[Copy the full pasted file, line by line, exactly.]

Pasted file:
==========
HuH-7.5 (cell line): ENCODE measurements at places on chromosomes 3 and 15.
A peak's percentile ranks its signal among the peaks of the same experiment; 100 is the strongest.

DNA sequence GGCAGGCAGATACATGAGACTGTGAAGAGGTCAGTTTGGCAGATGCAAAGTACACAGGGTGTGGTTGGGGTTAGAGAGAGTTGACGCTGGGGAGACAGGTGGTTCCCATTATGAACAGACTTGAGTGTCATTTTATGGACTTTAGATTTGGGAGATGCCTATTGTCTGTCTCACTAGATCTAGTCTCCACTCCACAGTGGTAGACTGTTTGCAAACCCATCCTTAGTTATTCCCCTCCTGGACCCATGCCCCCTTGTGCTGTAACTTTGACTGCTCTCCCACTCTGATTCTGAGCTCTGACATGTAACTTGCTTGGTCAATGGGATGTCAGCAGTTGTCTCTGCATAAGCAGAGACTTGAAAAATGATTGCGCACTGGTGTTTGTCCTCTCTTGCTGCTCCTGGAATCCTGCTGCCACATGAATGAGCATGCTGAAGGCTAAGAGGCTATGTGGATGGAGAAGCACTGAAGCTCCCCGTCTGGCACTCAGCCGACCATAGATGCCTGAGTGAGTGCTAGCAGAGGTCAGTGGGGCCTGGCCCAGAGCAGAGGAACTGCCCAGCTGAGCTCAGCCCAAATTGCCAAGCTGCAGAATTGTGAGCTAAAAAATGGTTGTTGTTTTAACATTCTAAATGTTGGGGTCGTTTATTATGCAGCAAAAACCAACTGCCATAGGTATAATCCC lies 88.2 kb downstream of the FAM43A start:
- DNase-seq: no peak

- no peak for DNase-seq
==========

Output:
HuH-7.5 (cell line): ENCODE measurements at places on chromosomes 3 and 15.
A peak's percentile ranks its signal among the peaks of the same experiment; 100 is the strongest.

DNA sequence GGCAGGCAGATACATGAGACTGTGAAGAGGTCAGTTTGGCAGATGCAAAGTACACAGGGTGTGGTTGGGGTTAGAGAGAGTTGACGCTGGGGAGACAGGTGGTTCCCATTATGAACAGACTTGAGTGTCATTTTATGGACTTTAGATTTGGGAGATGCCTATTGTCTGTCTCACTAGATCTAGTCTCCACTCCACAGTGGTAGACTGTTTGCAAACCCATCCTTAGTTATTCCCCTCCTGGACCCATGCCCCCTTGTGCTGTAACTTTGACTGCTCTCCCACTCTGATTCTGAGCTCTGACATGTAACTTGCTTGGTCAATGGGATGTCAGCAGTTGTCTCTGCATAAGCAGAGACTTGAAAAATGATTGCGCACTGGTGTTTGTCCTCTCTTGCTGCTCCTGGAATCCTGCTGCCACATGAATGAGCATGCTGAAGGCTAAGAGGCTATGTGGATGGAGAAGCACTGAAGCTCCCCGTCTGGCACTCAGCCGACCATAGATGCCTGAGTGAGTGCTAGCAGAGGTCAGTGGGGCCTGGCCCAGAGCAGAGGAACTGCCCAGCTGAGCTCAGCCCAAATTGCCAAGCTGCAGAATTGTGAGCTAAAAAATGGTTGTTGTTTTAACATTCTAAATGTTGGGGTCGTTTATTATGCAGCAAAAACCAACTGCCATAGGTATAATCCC lies 88.2 kb downstream of the FAM43A start:
- DNase-seq: no peak

- no peak for DNase-seq